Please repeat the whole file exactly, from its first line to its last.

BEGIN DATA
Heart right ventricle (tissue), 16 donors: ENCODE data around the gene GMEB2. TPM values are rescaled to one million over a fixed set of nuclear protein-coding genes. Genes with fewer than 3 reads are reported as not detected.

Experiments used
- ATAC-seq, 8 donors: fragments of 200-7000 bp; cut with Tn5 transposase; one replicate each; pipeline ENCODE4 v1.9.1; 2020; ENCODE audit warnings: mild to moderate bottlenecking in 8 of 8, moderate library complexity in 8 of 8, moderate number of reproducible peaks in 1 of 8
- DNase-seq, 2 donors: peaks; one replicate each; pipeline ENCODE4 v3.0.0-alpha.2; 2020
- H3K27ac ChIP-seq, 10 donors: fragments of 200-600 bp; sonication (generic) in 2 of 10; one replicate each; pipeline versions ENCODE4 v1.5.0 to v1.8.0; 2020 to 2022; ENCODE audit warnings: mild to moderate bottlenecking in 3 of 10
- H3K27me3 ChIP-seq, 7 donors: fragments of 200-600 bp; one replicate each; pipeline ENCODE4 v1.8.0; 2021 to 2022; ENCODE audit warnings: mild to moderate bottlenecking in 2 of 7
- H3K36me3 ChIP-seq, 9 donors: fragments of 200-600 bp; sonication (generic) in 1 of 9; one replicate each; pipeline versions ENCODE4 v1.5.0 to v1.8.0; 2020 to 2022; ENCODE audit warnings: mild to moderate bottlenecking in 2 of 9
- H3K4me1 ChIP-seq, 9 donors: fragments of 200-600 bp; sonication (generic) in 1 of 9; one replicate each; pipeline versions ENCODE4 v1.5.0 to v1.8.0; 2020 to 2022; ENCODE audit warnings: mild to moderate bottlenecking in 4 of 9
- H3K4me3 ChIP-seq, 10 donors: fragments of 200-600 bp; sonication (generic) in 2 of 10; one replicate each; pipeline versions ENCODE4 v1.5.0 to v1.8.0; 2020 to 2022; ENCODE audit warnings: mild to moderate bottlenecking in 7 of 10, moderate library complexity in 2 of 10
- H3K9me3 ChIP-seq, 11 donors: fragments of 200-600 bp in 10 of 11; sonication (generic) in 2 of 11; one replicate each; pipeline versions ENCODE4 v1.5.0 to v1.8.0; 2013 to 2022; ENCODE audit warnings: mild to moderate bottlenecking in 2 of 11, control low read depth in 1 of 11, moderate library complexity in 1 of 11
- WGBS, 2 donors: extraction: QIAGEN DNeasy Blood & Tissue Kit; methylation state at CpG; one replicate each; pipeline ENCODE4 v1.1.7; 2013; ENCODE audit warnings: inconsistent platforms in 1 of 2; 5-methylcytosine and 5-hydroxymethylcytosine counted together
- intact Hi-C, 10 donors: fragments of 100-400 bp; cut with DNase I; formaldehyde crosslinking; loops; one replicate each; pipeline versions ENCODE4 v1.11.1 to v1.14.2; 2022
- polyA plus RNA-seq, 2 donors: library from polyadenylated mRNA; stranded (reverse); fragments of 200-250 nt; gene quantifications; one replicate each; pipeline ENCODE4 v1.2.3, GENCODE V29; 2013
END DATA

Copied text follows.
Heart right ventricle (tissue), 16 donors: ENCODE data around the gene GMEB2. TPM values are rescaled to one million over a fixed set of nuclear protein-coding genes. Genes with fewer than 3 reads are reported as not detected.

Experiments used
- ATAC-seq, 8 donors: fragments of 200-7000 bp; cut with Tn5 transposase; one replicate each; pipeline ENCODE4 v1.9.1; 2020; ENCODE audit warnings: mild to moderate bottlenecking in 8 of 8, moderate library complexity in 8 of 8, moderate number of reproducible peaks in 1 of 8
- DNase-seq, 2 donors: peaks; one replicate each; pipeline ENCODE4 v3.0.0-alpha.2; 2020
- H3K27ac ChIP-seq, 10 donors: fragments of 200-600 bp; sonication (generic) in 2 of 10; one replicate each; pipeline versions ENCODE4 v1.5.0 to v1.8.0; 2020 to 2022; ENCODE audit warnings: mild to moderate bottlenecking in 3 of 10
- H3K27me3 ChIP-seq, 7 donors: fragments of 200-600 bp; one replicate each; pipeline ENCODE4 v1.8.0; 2021 to 2022; ENCODE audit warnings: mild to moderate bottlenecking in 2 of 7
- H3K36me3 ChIP-seq, 9 donors: fragments of 200-600 bp; sonication (generic) in 1 of 9; one replicate each; pipeline versions ENCODE4 v1.5.0 to v1.8.0; 2020 to 2022; ENCODE audit warnings: mild to moderate bottlenecking in 2 of 9
- H3K4me1 ChIP-seq, 9 donors: fragments of 200-600 bp; sonication (generic) in 1 of 9; one replicate each; pipeline versions ENCODE4 v1.5.0 to v1.8.0; 2020 to 2022; ENCODE audit warnings: mild to moderate bottlenecking in 4 of 9
- H3K4me3 ChIP-seq, 10 donors: fragments of 200-600 bp; sonication (generic) in 2 of 10; one replicate each; pipeline versions ENCODE4 v1.5.0 to v1.8.0; 2020 to 2022; ENCODE audit warnings: mild to moderate bottlenecking in 7 of 10, moderate library complexity in 2 of 10
- H3K9me3 ChIP-seq, 11 donors: fragments of 200-600 bp in 10 of 11; sonication (generic) in 2 of 11; one replicate each; pipeline versions ENCODE4 v1.5.0 to v1.8.0; 2013 to 2022; ENCODE audit warnings: mild to moderate bottlenecking in 2 of 11, control low read depth in 1 of 11, moderate library complexity in 1 of 11
- WGBS, 2 donors: extraction: QIAGEN DNeasy Blood & Tissue Kit; methylation state at CpG; one replicate each; pipeline ENCODE4 v1.1.7; 2013; ENCODE audit warnings: inconsistent platforms in 1 of 2; 5-methylcytosine and 5-hydroxymethylcytosine counted together
- intact Hi-C, 10 donors: fragments of 100-400 bp; cut with DNase I; formaldehyde crosslinking; loops; one replicate each; pipeline versions ENCODE4 v1.11.1 to v1.14.2; 2022
- polyA plus RNA-seq, 2 donors: library from polyadenylated mRNA; stranded (reverse); fragments of 200-250 nt; gene quantifications; one replicate each; pipeline ENCODE4 v1.2.3, GENCODE V29; 2013